10 FEB 2001 General News

Fully recovered Chepkemei beats Ndereva in Prisons cross country

Fully recovered Chepkemei beats Ndereva in Prisons cross country
By Peter Njenga, for the IAAF

10 February 2001 - Nairobi - Running at home for the first time since failing to qualify for the Sydney Olympics, the 1999 Rotterdam Marathon runner-up Susan Chepkemei, beat her better known compatriot Catherine Ndereva in the 8km race at the Kenya Prisons cross country championships here on Saturday.

Chepkemei who has been out of  serious competition due to injury since mid last year, looped through the 2km circuit with flat stretches and  man-made barriers in a mid morning race   held under hot tropical heat to post 26 minutes 36.7 seconds.

The race, considered third after the Armed Forces and nationals in term of competition especially in the women category, was held  at a Prisons Staff Training College, 30km, north of the capital, Nairobi. Both women works for the Prisons Department

"I am extremely happy with my performance today but local conditions are totally different from the cold, rainy and muddy  weather we expect in Dublin," said Chepkemei.

"We shall from now have to sit down and devise a way of beating the Ethiopians who have proven   to posses better tactics than us at the world championships," she said.

"In Villamoura I was within striking distance but in a split second moment of indecision,   Derartu Tulu and Gete Wami took away the race from me with 200 metres to go. We Kenyans must have a different tactic this year."

The title has been elusive to Kenyan woman since 1994 Hellen Chepngeno's victory, a factor national head coach Dan Muchoki said was worrying.

Ndereva who has settled for the second position in two major local meetings inside two weeks_the last being at the Armed Forces championships_ was however, pleased with her performance.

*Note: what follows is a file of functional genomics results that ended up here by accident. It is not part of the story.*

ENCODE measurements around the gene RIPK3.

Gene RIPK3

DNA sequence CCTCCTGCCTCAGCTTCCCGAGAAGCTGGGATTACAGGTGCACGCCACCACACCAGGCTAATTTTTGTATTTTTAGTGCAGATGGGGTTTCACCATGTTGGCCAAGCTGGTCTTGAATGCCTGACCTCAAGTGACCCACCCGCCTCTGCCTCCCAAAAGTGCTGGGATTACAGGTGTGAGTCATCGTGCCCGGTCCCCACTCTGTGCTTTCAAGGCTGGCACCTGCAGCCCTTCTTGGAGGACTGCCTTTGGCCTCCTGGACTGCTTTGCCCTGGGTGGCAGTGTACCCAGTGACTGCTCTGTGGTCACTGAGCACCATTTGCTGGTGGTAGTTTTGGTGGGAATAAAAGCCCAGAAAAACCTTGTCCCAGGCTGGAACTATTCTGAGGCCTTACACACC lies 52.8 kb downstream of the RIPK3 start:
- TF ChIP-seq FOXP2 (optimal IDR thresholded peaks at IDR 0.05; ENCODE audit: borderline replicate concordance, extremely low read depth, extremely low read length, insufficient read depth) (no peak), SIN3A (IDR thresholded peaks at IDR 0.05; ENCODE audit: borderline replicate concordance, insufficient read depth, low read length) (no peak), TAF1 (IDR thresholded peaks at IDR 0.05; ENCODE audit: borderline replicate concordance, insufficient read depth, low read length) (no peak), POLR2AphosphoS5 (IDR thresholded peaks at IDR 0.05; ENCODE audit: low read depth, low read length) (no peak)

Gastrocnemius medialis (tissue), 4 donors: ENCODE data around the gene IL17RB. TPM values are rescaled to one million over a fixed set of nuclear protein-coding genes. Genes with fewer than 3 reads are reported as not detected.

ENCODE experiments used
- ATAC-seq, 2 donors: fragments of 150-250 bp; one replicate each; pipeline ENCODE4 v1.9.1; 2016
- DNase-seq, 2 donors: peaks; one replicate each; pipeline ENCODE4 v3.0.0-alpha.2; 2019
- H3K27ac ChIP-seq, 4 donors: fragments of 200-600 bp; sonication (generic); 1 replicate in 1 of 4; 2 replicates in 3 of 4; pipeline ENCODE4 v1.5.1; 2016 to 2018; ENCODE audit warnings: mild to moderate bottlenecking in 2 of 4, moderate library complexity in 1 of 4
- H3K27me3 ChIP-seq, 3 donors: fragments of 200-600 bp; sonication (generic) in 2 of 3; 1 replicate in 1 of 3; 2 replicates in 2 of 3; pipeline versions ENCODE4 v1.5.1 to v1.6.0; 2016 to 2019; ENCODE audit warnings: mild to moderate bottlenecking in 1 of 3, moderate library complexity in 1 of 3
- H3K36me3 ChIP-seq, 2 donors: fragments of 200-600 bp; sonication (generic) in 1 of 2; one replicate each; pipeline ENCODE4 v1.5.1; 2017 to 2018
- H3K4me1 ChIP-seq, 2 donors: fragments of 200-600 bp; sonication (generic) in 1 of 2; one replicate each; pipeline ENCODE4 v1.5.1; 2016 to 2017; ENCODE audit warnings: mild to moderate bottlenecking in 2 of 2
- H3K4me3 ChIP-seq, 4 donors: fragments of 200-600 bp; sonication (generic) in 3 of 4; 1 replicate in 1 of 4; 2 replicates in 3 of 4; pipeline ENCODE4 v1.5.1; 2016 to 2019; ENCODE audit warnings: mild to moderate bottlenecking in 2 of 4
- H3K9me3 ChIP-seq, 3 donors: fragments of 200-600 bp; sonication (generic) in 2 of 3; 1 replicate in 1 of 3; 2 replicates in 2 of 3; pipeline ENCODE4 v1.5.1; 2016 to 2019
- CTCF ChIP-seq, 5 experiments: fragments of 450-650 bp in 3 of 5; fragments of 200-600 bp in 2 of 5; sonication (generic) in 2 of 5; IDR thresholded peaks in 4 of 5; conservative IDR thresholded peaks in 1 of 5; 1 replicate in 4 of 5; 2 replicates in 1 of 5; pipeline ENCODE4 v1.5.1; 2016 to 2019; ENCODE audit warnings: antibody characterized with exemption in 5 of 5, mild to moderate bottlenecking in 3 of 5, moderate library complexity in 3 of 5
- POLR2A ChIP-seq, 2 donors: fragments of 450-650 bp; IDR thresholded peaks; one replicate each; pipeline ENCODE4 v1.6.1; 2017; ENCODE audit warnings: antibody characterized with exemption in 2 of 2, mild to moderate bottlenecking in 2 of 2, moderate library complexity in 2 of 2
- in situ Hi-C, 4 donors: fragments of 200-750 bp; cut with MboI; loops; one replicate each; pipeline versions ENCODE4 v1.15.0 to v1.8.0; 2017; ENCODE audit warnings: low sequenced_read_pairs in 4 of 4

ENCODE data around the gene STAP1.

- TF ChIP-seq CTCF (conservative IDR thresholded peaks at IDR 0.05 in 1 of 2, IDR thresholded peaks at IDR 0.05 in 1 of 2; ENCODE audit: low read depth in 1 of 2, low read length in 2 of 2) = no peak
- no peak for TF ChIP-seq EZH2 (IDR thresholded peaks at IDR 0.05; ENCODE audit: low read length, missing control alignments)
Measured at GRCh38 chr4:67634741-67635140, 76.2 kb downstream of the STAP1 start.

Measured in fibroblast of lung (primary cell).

"She gave me good competition and I didn't see any need to fight her in absence of any other notable opposition," said Ndereva who clocked  27:37.1.

The first Kenyan Olympic gold medallist, Pauline Konga, winner of the 5000 metres silver medal in Atlanta, finished eighth in her long term goal of returning back to the fast lane since having her a second child two years ago.

Richard Mutai won the 12km men's race in 36:02.7 followed by Jackson Gachuiri (36:07.4) and  David Makori (36:17.0).

Leading results: Senior men's 12km: 1. Richard Mutai, 36:02.7; 2. Jackson Gachuiri, 36:07.4; 3. David Makori, 36:17.0; 4. John Kipchumba, 36:29.2; 5. Christopher Kandie, 36:35.3; 6. Charles Onsambwa, 36:48.5; 7. John Beingong, 36:51.1; 8. John Kiprono, 36:53.1; 9. Samson Loywap, 36:56.4; 10. Benjamin Bitok, 37:23.8.

Men's 4km: 1. Albert Okemwa, 11:31.6; 2. Narian Lentirangoi, 11:77.2; 3. Joseph Talam, 11:32.4; 4. Simon Leshoboi, 11:40.7; 5. John Lambino, 11:49.6; 6. Edward Koech, 11:55.4.

Women 8km: 1. Susan Chepkemei, 26:36.7; 2. Catherine Ndereva, 26:37.1; 3. Ruth Kutoh, 27:11.6; 4. Gladys Asiba, 27:24.3; 5. Mary Kaitany, 27:32.4; 6. Margaret Okayo, 27:44.7; 7. Judy Kiplimo, 27:49.8; 8. Pauline Konga, 28:07.7; 9. Anastacia Ndereva, 28:08.1.

Women 4km: 1. Edith Masai, 13:04.0; 2. Caroline Kwambai, 13:05.7; 3. Jecinta Muragori, 13:25.01; 4. Grace Misati, 13:38.06; 5. Sabina Wangechi, 13:52.06; 6. Christine Kiptui, 14:10.00.

Men 21 road race: 1. Rogers Rop, 1:02.10; 2. Daniel Too, 1:03.25; 3. Julius Motanya, 1:04.20; 4. Gideon Talaam, 1:04.38; 5. Joseph Mwangi, 1:05.24; 6. Anthony Gitau, 1:05.28; 7. Philip Maswai, 1:06.33; 8. Simon Karanja, 1:06.36; 9. Joseph Losengei, 1:06.46; 10. Joseph Wamenye, 1:06.57.